Why Writers Should Read Nonfiction
If you’ve ever picked up a pen or a keyboard to write a story, you’ve probably heard the eternal chant of a thousand creative writing teachers: writers read. You can’t write if you don’t read. There will always be would-be writers who will nay-say this philosophy; people who are supposedly incredibly talented but somehow magically get away with never reading the work of others in their field. But among the multitudes, those voices are (thankfully) few. Most writers, either established or aspiring, will agree that you can’t write a book if you’re not willing to pick one up.
Really, reading fiction is often an even better method of learning to write than any formal class or workshop you can take. Which is not to say that classes and workshops are not useful. Classes can point you towards clever models to study, and they can give you a source of instant critique that can help you grow as a writer. But ultimately it is reading that teaches writers, among other things, the shape of a plot, the expectations of their future readers, how to pace their work, how to convey a tone, set a scene, and build a character. Writers learn from picking up someone else’s book as much as they learn from writing their own. And, since someone writing a book is most likely also a lover of books, it’s not really a hardship to study up on your craft.
But what I didn’t learn until this year, was that reading the sort of fiction you want to write—while always advisable because it teaches you so much—isn’t enough to inform your writing entirely on its own.
Writers need to read, alright. Writers need to read nonfiction.
I was today years old (well technically last-January years old) when I learned that if I wanted to write, even if I was writing a completely secondary world fantasy story, I needed to do my research. Now I’ve done my time in higher education, and compiled my fair share of research papers (often at 3 AM under the influence of too much caffeine—hey I embrace my stereotypes) but one thing I never did, in all those years that I was writing creatively as well as critically, was think to apply my research skills to my fiction.
However, along with “writers read,” the other thing you’ll often hear writers espouse is the need for diligent research, no matter what your work-in-progress (WIP) is about. Research is an integral part of telling a story. Even if your novel is high fantasy and full of complex worldbuilding, that fictional setting of yours will still be informed to some degree by real information. To fill those gaps, you need to break out the books and do your research.
For example: You can invent places, and cities, and people, but you might still need to understand the care and keeping of horses, the finer points of weaponry and armor, how to scale a tower, or blow up a city with barrels of flour.
Until I started doing research for a WIP this last year, I never used to read nonfiction. Even in school I resented having to pick an academic paper or research text over my current fiction read. Now I’m an information fiend, with a whole new appreciation for my most neglected category. I check the new and upcoming nonfiction categories more religiously than I check on new releases in my favorite genres, and I have two separate wishlists of nonfiction titles that just keep getting longer.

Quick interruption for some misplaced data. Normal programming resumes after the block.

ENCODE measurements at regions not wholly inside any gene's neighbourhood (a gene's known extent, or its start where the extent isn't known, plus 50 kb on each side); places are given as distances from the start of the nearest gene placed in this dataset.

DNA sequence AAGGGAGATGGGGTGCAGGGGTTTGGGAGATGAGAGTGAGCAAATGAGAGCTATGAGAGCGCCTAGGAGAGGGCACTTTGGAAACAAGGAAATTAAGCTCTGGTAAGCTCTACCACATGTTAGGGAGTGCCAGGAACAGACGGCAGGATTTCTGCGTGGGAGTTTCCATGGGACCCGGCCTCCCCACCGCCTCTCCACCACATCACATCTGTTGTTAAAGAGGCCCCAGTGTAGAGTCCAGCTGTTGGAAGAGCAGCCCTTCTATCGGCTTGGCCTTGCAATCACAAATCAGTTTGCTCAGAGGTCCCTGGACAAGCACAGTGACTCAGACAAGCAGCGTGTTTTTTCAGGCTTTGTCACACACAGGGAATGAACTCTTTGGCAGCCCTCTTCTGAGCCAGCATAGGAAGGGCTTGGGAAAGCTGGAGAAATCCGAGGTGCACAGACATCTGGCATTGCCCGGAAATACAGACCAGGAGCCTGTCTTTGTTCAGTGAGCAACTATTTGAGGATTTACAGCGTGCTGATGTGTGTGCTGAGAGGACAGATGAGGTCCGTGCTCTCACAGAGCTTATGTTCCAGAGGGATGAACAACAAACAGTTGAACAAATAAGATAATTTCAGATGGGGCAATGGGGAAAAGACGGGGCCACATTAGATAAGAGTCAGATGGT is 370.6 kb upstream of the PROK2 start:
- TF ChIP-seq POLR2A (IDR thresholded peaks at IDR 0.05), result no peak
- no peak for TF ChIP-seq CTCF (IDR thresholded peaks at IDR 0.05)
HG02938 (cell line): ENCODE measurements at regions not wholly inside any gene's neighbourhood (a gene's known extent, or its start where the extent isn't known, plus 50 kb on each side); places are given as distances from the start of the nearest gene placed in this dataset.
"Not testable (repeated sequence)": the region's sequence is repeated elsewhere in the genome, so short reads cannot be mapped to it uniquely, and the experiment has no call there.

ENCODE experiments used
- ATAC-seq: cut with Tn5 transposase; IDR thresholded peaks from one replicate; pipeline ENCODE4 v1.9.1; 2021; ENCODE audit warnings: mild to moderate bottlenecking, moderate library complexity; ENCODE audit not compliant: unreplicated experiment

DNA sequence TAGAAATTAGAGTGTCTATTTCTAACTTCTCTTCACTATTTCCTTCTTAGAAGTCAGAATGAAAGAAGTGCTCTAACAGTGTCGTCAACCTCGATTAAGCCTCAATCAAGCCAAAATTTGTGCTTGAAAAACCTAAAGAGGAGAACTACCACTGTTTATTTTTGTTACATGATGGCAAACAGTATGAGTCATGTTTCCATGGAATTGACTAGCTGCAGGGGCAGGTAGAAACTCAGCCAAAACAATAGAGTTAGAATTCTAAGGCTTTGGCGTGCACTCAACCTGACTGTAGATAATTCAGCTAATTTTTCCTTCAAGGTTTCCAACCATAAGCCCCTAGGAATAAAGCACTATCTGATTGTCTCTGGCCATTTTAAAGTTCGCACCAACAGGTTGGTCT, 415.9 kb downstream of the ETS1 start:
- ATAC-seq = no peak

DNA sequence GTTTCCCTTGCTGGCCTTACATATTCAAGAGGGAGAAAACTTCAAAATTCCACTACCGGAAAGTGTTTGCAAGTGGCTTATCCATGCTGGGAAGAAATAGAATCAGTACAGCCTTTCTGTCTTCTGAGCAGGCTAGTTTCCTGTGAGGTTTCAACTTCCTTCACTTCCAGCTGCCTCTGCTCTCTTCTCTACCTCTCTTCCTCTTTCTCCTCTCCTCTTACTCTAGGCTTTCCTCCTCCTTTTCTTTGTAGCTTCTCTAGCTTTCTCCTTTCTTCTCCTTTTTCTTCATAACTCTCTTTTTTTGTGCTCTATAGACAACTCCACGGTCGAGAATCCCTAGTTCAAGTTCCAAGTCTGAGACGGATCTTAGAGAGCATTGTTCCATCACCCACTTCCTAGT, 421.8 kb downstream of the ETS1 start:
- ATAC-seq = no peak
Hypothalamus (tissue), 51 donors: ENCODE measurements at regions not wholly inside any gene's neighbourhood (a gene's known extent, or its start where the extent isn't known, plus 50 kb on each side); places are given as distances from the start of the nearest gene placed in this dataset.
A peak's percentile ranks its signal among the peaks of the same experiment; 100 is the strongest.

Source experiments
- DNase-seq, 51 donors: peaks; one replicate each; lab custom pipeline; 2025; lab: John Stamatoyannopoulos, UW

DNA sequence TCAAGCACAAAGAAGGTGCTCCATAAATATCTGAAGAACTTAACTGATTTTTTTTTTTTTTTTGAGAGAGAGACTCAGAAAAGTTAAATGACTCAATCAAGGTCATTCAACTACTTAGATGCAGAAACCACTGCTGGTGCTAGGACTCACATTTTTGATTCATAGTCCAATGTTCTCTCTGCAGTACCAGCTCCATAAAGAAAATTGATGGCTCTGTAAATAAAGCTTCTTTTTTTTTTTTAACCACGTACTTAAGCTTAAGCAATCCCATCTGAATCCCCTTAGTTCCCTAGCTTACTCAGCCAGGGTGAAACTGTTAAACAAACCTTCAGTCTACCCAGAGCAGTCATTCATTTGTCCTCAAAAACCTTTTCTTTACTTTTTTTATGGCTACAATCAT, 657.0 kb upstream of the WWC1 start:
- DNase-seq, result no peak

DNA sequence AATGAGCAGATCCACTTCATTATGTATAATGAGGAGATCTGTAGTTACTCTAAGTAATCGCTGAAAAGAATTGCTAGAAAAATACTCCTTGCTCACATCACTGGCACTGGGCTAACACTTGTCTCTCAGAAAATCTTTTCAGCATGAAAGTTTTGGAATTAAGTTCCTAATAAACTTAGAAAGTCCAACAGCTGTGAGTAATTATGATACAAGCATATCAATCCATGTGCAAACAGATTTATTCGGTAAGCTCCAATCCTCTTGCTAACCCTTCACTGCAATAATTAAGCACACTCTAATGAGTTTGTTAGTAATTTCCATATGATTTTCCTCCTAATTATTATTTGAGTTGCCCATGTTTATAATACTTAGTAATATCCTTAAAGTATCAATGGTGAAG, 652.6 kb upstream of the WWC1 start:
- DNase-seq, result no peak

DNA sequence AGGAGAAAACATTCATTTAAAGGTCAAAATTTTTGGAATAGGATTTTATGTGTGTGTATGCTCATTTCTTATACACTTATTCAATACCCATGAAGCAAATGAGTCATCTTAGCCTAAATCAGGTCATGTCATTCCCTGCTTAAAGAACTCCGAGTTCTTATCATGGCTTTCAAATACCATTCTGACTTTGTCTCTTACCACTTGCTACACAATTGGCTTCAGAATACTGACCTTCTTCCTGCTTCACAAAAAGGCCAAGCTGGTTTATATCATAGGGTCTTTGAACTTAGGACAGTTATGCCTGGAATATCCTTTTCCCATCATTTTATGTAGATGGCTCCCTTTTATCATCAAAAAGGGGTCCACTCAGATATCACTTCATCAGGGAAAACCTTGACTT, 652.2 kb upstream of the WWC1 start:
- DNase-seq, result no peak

I’ve added microhistories like The Secret Poisoner: A Century of Murder by Linda Stratmaan, about poison in the Victorian Era, or Milk of Paradise: A History of Opium by Lucy Inglis (are we sensing a theme in Jessica’s history book preferences?). I’ve also added broader history books about specific centuries in French and British history, and biographies about fascinating people I’d never heard of before, or always wanted to learn more about. I’m particularly excited about a couple of new titles: Louis XIV: The Power and the Glory, by Josephine Wilkinson, and Outsiders: Five Women Writers Who Changed the World. I’ve even started adding books about random things that pique my interest, be it opera, polar exploration, or the history of my home state.
Just in the books I’ve read so far, I’ve already found so much inspiration for my writing. It’s easy to think, when you get started researching, that you’re looking for the answer to one question and the rest of the book is secondary information. But some of the best things I’ve gleaned from my research have been things I wasn’t even looking for, and that have gone on to shape the my WIP into something completely different. I’ve become so fascinated by nonfiction books that I’m even contemplating taking a year off of fiction next year, just to make a dent in my nonfiction TBR!
I can’t take credit for coming up with that plan though, as it was a personal reading challenge Romeo Rosales undertook at the start of this year. But it definitely sounds like something I want to try in the future!
I thought I understood what they meant by “writers read”. Now I can see I was only halfway there. Writers read fiction. Writers read nonfiction. Writers read everything! And for someone who craves books more than pastries (and I really love pastry), what’s not to love about having an excuse to read everything?
If you’re looking for a place to get started with nonfiction, or if you’ve been reading nonfiction all along and looking for more titles to add to your own nonfiction TBR, check out some of these lists by other Book Riot contributors!
50 of the Best Nonfiction Books
50 Must-Read Microhistory Books (Microhistories are fast becoming my favorite nonfiction category!)
50 Short Nonfiction Books You Can Read in a Day (Or Two)
There are even nonfiction Books About Writing!
Don’t see something that interests you? Check out our entire catalog of nonfiction posts!